“Get some sleep,” he whispered in her ear as they lay back down.

Kerri watched as this man that gave her a feeling of warmth at the very center of her chest closed his eyes and fell into a restful sleep. She couldn’t help but watch as he breathed evenly, the tension from before slowly fading from his face. After a few minutes his breathing turned into a soft snoring, and the sound made her giggle.

Without thinking, Kerri reached a hand out and ran it through his hair, a gesture that felt so familiar and practiced, and yet in that moment seemed alien to her. She worried at her lower lip as she struggled to find his name and face in her memory.

The energy of worrying finally got to her. Kerri drifted into sleep, her hand still on the man’s head in a gentle caress. As the world around her turned black once more, a single word popped into her head: Tom.

She tried to jerk awake at the revelation, but instead of finding herself in the bedroom, she found herself in the topsy turvy dreamland once more. This time though, she remembered what she needed to know. Tom awaited her whenever she returned to the real world.

For more of Kerri’s adventures, see part 1 and part 2.

Memory Missing

Kerri furiously tore through the sheets and pillows, seeking him out. Why couldn’t she recall his name? And who was he to her?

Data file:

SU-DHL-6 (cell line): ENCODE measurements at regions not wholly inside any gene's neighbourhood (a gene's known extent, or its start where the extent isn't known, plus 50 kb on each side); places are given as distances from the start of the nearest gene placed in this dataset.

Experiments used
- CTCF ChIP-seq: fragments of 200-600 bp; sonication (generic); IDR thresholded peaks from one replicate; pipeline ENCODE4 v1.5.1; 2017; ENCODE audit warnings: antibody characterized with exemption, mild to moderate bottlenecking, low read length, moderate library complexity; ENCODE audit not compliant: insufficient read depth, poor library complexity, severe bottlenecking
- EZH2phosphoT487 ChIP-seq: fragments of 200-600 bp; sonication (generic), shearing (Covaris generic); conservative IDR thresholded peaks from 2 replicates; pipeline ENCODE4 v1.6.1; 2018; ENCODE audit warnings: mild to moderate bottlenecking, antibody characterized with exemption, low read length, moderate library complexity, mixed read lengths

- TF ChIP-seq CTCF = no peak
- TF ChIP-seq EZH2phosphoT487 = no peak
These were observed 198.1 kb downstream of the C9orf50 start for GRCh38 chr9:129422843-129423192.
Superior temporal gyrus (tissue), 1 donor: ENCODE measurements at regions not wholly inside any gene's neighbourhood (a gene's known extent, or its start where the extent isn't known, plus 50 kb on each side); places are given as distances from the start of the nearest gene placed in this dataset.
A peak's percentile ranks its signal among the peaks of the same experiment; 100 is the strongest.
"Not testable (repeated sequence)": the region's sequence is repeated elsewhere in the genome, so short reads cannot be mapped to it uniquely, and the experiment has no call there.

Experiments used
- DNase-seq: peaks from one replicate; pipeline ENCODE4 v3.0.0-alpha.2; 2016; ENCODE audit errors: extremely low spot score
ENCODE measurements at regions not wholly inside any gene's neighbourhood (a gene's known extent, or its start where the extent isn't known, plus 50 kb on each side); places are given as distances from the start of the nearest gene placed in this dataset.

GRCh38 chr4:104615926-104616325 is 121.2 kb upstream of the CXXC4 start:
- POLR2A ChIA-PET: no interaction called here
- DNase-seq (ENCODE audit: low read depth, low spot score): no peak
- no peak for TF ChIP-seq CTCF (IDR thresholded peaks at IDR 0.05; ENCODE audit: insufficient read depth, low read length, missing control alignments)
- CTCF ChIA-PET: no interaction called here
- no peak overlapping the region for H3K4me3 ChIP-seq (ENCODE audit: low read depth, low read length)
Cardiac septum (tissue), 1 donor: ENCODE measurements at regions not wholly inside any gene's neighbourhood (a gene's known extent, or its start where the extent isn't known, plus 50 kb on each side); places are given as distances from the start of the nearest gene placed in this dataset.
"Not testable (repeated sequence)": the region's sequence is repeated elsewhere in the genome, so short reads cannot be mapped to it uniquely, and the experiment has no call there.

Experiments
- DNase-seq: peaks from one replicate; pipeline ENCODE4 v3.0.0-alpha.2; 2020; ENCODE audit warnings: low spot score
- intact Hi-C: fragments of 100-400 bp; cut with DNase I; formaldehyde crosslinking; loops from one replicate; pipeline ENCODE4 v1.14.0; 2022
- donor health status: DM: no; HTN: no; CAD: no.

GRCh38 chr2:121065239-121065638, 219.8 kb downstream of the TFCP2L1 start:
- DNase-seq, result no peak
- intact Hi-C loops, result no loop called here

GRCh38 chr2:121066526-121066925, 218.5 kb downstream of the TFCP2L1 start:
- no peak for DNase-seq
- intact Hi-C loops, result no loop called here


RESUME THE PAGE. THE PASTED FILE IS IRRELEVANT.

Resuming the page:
Her mind, still fuzzy from the dizzying dream that felt all too real, searched frantically for the memory of whoever he was, something to cling on to. As her hands worked through the bedding, now tearing the fabric apart with inhuman strength, she wracked her brains, but nothing came.

The desperation left her breathless, and she began to gasp for air. Her fingers tangled into the sheets, tightly winding the fabric around and around, cutting off circulation until finally she simply ripped it apart into tiny threads. Kerri looked down in dismay at the ruined sheets, dropping them suddenly from her hand like a hot pan. How did she do that?

Before she could get a hold of herself, the sensation of not knowing turned into a panic attack. She took long inhalations, but to no avail. She rocked back and forth in the bed, her lungs burning for air they couldn’t get. It seemed as if the room were shrinking around her, and she hunched lower and lower into the bed, trying to maintain space between her body and the walls. The harder she tried to breathe the less air flowed through her lungs.

Tears streamed down her face as she felt she might pass out again. A terrified scream escaped her mouth, and the sound triggered a light in the hallway to turn on. Kerri saw the flicker of shine come through the crack in the bedroom door. The realization that she was not alone was what finally settled her racing heart and eased her breath. Someone was here with her.

This is a continuation of another story. See part one here.

In the End — Sharing

Another great piece on the Drabble. How can someone be so riveting in so little words?!

By Donna L. Greenwood “When they drop the bomb, there’ll be nothing left worth surviving for,” he said. And then they dropped the bomb. I couldn’t bring myself to gobble up the pills or drink the vodka he had provided. He had no such trouble. Halfway through the vodka, he told me a joke about […]

via In the End —

Sharing from the Drabble